- Malicious actors could cripple your site in the same ways that human errors can. This will likely affect the other users accessing your site too.
That WordPress includes ways to work with user roles means you don’t always have to rely on third-party functionality to implement them. This is important, because it means WordPress offers a default, accessible, and full-functioning way to manage your users. Next, we’ll get into the details.
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How to Work With the Default WordPress User Roles
Out of the box, WordPress offers a decent set of user roles with the relevant scope to manage almost every site. There are six roles you’ll want to memorize, from least permissive to most, and each user role builds on the one before it:
- Subscriber. A user with this role can look at their profile page, manage it, and read posts on the site from the back end. There is no other access available.
- Contributor. This user can create posts and pages, and delete their own drafts. However, they can’t publish a post, or delete a live one.
- Author. This role starts to open the scope up a bit. Authors can manage everything relating to the content they create. This means you can add, update, delete, and publish drafts, posts, and pages. You can also add media to your content, and add new tags.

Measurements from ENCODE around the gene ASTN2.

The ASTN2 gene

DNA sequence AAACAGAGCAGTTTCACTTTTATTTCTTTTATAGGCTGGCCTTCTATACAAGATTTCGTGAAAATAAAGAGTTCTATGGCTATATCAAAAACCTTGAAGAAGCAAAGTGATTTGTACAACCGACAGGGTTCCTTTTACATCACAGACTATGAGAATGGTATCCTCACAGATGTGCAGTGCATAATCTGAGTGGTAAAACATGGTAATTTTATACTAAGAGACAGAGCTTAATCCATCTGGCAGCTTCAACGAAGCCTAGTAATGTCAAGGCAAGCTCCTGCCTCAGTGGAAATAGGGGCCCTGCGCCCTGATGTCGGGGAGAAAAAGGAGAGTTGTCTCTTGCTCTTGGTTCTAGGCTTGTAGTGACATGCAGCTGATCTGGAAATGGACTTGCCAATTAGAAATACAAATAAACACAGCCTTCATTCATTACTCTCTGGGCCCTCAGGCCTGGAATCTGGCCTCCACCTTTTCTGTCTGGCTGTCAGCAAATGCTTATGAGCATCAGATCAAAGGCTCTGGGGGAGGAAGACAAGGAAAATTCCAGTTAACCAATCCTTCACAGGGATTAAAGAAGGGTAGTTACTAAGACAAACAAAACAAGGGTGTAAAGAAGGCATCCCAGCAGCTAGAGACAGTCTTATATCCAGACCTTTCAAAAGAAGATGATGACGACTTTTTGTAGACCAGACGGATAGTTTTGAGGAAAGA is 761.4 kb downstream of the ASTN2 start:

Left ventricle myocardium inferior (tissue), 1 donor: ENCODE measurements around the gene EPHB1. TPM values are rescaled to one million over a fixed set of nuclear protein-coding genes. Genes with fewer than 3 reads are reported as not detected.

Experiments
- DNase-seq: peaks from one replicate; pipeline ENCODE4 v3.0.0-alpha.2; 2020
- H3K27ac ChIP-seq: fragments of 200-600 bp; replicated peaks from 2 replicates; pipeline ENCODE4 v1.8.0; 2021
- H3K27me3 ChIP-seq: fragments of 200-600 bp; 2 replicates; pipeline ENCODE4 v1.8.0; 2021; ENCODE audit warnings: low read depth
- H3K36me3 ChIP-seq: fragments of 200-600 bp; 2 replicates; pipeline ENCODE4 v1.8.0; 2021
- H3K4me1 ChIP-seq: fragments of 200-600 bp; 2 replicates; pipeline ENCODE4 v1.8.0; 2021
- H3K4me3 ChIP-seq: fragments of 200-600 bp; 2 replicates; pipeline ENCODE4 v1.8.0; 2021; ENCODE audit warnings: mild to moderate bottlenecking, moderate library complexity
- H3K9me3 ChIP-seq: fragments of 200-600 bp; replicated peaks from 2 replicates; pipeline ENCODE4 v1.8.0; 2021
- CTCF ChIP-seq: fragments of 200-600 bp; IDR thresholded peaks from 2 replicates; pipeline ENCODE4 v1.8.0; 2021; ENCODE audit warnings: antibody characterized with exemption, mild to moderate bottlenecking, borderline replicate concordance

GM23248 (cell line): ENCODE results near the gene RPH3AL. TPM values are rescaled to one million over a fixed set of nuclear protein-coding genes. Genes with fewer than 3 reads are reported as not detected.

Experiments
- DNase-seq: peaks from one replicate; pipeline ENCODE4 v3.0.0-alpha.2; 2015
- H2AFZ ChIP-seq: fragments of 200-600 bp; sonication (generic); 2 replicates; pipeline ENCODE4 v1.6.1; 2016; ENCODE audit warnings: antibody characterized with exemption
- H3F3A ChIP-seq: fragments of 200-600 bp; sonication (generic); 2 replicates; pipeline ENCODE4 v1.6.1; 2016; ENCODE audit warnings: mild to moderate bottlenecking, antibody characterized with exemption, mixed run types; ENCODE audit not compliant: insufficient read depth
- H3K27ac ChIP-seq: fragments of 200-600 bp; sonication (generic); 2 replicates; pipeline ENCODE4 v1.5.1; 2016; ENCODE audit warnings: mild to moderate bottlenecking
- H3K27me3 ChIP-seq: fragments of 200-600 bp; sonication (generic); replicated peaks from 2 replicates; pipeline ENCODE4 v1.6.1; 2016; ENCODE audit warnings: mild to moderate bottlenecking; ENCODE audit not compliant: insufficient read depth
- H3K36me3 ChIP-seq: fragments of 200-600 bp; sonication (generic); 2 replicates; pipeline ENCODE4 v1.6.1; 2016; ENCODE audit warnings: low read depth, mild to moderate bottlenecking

- Editor. In addition to the Author role, you can work with categories, and begin to moderate and manage comments from other users.
- Administrator. This offers complete access to any part of the site, and lets you do anything you wish. As a site’s creator, this is what you’ll have, and we’d recommend no other user gets this role other than you.
- Super Admin. You won’t see this user role if you don’t run a WordPress Multisite installation. It lets you work with all the sites in your network.
To apply these, you can head to the Users > All Users screen within WordPress:
This brings up a list of the current users of your site. There should be a column that indicates the current user role, and a drop-down menu to change it:
You can also click on each one to work on them further. The Role drop-down will let you choose from the current list of user roles: